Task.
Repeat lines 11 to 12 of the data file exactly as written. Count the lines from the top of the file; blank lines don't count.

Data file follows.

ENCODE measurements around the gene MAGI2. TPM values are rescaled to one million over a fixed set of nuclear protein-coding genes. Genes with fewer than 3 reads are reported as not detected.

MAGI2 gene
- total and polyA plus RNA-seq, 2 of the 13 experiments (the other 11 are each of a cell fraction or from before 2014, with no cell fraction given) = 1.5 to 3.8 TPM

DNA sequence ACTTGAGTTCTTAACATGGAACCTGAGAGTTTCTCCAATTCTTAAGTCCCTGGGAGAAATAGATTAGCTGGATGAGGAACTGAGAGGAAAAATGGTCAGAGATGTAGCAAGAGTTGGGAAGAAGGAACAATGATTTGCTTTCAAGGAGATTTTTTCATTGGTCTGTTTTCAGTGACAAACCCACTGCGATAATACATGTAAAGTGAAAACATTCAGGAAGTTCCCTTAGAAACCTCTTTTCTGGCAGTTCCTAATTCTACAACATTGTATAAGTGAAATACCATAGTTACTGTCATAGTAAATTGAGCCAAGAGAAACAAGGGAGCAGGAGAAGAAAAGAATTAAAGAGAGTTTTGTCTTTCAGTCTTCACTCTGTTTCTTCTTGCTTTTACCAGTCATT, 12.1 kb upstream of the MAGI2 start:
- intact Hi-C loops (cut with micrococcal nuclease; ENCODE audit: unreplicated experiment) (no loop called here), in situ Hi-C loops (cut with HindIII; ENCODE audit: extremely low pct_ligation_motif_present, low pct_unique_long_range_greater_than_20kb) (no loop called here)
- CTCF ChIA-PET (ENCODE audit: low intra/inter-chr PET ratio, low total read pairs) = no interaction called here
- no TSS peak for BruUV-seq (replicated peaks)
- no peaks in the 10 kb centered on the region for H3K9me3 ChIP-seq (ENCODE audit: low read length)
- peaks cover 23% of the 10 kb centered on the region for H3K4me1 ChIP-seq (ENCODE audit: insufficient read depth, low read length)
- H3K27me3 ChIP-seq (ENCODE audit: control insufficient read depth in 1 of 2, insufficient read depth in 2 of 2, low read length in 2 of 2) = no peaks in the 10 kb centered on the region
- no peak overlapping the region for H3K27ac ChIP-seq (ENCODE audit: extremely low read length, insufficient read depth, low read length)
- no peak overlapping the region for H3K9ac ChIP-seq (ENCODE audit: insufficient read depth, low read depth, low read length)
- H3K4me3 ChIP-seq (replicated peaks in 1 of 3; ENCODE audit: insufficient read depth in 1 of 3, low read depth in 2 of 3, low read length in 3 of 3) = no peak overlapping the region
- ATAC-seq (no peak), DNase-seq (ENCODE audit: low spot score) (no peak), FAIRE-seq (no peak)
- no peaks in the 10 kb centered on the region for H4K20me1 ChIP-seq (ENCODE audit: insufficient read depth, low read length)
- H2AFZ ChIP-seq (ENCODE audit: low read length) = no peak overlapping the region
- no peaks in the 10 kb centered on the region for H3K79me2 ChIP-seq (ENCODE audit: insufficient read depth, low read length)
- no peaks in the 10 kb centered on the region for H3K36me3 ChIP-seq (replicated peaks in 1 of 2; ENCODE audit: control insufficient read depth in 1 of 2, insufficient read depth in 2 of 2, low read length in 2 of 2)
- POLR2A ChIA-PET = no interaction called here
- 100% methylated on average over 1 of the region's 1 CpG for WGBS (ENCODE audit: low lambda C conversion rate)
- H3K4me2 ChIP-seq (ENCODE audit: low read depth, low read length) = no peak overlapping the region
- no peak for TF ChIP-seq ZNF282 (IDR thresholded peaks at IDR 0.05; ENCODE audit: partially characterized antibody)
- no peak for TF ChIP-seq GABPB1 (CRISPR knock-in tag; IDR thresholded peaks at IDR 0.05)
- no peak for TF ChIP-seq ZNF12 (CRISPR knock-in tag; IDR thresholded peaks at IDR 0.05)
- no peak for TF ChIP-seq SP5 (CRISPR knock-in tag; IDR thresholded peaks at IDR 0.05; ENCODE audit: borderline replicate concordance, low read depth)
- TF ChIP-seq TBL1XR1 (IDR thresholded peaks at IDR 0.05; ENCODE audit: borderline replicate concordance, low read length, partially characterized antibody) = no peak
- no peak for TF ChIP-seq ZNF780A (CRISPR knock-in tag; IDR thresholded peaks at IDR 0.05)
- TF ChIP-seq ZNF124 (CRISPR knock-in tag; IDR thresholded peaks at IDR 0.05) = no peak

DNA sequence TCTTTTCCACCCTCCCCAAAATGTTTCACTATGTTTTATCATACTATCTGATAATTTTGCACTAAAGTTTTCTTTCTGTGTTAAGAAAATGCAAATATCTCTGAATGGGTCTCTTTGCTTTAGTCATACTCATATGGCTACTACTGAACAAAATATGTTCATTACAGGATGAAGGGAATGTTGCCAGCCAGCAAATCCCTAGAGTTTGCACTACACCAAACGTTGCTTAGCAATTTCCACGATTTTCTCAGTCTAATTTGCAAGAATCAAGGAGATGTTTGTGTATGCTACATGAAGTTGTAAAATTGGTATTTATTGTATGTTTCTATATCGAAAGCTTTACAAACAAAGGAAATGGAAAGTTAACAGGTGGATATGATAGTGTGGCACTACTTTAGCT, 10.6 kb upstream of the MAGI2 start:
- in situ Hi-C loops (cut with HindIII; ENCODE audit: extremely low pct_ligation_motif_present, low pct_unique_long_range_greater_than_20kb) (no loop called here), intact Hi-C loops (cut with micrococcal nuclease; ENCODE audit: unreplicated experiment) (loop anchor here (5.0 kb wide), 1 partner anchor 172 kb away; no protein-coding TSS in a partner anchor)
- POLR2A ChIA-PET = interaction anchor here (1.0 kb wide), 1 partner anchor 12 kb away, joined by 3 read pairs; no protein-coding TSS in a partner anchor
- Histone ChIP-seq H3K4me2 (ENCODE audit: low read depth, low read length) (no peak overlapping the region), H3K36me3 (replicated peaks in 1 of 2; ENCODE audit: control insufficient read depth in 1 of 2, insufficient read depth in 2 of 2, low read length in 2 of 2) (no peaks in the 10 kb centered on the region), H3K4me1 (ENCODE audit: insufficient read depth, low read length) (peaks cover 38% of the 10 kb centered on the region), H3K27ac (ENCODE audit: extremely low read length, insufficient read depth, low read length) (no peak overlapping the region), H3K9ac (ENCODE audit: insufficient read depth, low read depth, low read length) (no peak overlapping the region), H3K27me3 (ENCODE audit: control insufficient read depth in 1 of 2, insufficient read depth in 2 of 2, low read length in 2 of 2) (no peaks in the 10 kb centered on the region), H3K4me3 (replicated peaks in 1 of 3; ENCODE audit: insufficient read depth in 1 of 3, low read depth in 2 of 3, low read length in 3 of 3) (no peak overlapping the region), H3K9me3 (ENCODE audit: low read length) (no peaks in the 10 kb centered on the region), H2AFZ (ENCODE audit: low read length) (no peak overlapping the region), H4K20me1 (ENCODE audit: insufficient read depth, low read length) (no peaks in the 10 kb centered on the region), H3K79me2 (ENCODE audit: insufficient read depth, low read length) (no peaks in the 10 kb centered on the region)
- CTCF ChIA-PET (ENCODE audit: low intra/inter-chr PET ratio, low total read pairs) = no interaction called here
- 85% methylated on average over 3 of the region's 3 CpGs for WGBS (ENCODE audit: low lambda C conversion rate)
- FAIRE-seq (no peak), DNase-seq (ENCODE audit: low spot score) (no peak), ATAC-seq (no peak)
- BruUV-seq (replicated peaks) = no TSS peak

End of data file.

- no peak overlapping the region for H3K27ac ChIP-seq (ENCODE audit: extremely low read length, insufficient read depth, low read length)
- no peak overlapping the region for H3K9ac ChIP-seq (ENCODE audit: insufficient read depth, low read depth, low read length)